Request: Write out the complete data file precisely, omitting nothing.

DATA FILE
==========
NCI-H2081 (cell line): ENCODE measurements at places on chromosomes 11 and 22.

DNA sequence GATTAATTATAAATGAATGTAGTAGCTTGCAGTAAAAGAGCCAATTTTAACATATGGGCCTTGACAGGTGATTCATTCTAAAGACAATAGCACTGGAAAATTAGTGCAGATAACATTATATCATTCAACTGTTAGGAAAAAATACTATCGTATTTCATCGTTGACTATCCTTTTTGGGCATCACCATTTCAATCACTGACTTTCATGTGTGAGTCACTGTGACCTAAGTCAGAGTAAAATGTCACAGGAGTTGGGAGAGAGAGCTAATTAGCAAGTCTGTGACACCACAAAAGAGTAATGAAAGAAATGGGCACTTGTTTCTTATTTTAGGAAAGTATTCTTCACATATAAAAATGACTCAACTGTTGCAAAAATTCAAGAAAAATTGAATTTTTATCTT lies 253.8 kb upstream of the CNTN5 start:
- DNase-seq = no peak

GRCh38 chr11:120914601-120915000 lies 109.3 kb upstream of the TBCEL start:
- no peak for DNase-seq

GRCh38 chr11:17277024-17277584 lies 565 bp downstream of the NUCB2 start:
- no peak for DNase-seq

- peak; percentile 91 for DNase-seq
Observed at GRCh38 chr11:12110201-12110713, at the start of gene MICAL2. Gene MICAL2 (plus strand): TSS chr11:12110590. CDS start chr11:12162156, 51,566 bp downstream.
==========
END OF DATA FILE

NCI-H2081 (cell line): ENCODE measurements at places on chromosomes 11 and 22.

DNA sequence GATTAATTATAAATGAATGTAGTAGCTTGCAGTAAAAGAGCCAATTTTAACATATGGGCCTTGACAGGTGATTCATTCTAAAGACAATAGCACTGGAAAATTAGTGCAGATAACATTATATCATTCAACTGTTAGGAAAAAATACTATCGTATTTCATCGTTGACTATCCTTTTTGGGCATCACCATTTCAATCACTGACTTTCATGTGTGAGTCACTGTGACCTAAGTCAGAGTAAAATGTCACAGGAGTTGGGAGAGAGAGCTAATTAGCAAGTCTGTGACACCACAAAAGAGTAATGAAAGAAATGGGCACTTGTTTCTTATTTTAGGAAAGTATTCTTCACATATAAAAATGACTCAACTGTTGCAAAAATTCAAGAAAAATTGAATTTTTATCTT lies 253.8 kb upstream of the CNTN5 start:
- DNase-seq = no peak

GRCh38 chr11:120914601-120915000 lies 109.3 kb upstream of the TBCEL start:
- no peak for DNase-seq

GRCh38 chr11:17277024-17277584 lies 565 bp downstream of the NUCB2 start:
- no peak for DNase-seq

- peak; percentile 91 for DNase-seq
Observed at GRCh38 chr11:12110201-12110713, at the start of gene MICAL2. Gene MICAL2 (plus strand): TSS chr11:12110590. CDS start chr11:12162156, 51,566 bp downstream.